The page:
This might have been fulfilled by the appearance of the “pillar of fire”, but this kind of angel does not always need to be visible. It may be
just a way of saying “God did this”.
Again, it is “the angel of the Lord” that destroys the Assyrian army (2 Kings ch19 v35).
And when Isaiah says “the angel of his presence saved them” (ch63 v9), he seems to be referring to the general history of Israel before the
The power of God may be expressed more vigorously by the appearance of angels in large numbers, as a “host”.
Jacob saw them travelling up and down between earth and heaven (Genesis ch12). By implication, they are God’s agents in managing the world, a
visible representation of what we would now call “the laws of science”.
Meeting the angels of God on his way back to Canaan, he recognised them as God’s army, sent to support his own host, and he therefore called the
place Mahanaim, or “Two armies” (Genesis ch32 vv1-2).
When he wrestled with a man at Peniel, that was an individual figure representing God’s power (“For I have seen God face to face”- Genesis ch32
v30). But the man who meets Joshua near Jericho calls himself “commander of the army of the Lord” (Joshua ch5 v14).
By the time the kingdoms are established, the host of the Lord (like the human armies of Israel) has been equipped with chariots;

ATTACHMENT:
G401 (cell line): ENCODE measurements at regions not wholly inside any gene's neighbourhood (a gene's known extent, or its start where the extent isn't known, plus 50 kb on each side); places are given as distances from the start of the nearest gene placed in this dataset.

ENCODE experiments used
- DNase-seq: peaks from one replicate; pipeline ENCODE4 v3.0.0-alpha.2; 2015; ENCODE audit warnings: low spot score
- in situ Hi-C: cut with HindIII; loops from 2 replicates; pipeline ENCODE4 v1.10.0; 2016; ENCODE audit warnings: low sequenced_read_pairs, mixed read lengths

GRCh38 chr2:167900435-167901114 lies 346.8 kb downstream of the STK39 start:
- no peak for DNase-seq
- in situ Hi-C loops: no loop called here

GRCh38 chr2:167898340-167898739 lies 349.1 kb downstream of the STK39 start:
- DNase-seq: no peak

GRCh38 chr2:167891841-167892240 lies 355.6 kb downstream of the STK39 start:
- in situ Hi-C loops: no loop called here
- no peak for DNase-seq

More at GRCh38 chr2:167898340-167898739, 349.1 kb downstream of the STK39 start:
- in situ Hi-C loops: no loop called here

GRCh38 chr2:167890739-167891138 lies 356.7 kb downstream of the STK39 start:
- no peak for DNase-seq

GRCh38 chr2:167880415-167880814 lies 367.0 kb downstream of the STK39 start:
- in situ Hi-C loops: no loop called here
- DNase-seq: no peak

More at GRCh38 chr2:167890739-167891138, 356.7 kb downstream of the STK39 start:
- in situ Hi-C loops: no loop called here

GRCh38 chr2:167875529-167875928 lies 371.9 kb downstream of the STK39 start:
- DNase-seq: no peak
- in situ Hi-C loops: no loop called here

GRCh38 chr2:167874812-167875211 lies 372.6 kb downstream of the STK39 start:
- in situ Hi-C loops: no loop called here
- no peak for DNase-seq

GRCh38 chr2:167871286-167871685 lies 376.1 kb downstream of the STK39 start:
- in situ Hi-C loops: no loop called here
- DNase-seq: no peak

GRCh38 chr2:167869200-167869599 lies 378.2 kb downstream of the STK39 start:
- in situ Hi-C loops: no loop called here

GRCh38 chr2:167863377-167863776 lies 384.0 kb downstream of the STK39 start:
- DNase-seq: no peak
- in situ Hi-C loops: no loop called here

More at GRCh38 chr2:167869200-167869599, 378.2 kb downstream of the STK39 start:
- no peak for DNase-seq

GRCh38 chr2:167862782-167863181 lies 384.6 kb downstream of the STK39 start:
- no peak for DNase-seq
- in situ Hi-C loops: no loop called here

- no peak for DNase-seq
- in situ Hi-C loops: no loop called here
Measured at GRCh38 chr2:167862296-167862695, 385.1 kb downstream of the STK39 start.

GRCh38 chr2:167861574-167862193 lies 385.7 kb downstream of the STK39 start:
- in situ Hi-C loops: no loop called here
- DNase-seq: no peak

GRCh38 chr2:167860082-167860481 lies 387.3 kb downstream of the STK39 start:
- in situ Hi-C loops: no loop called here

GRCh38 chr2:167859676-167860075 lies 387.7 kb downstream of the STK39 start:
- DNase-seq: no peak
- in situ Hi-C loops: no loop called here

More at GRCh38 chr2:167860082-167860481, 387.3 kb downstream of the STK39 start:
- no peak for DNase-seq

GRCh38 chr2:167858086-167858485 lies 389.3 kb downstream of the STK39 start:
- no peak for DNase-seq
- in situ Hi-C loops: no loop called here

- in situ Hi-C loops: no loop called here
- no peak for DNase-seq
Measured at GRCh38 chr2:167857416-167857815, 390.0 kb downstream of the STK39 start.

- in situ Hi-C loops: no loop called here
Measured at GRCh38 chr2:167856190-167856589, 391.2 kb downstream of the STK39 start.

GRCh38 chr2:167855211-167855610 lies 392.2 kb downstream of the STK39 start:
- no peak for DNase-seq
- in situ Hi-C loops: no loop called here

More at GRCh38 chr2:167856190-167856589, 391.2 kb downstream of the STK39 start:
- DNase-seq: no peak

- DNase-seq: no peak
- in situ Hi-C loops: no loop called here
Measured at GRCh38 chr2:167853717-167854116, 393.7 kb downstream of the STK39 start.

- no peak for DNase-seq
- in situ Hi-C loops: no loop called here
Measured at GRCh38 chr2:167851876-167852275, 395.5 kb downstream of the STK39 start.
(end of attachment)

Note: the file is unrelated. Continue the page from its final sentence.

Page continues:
“So the Lord opened the eyes of the young man, and he saw; and behold, the mountain was full of horses and chariots of fire round about Elisha” (2
Kings ch6 v17).
This image of God’s power as “a large host” is well represented in the Psalms;
“With mighty chariotry, twice ten thousand, thousands upon thousands, the Lord came from Sinai into the holy place” (Psalm 68 v17)
They call him “the Lord of hosts”.
His angels are the mighty ones who do his word (Psalm 103 v20) and they praise him (Psalm 148 v2), like the rest of his works.
And when it is said that “the angel of the Lord encamps around those who fear him” (Psalm 34 v7), the angel who “encamps around” can hardly be
an individual. Evidently the term is representing the all-embracing power of God.
Although two angels were required to rescue Lot’s family from Sodom, the individuality of angels does not really develop until after the Babylonian
The first signs are in the book of Daniel, where the Lord’s angel as “communicating with his people” is given the name Gabriel, and the Lord’s
angel as “power to help his people” is given the name Michael.
The apocryphal book of Tobit goes further, introducing a named individual angel and also a named individual demon (Raphael and Asmodeus).
The naming of individual angels and demons was already an elaborate system by the time of the Qumran scrolls, and has continued, of course- mainly by
the generous use of the imagination. For example, Qumran has given us the demon “Azazel”, who is nothing more than a mistranslation of the Hebrew
phrase “for the purpose of sending far away”.
As a consequence of the Babylonian exile, the Jews had made the acquaintance of the Persian cultural world and the Zoroastrian belief system, which
also has multiple spiritual entities ranged against one another for good and evil. So there has to be a suspicion that the angelology and demonology
of later Judaism (and beyond) were inspired by this element of Persian culture, and compromising with it, just as many of the local saints of the
early church were adapting the local gods of the Roman world.
edit on 24-4-2020 by DISRAELI because: (no reason given)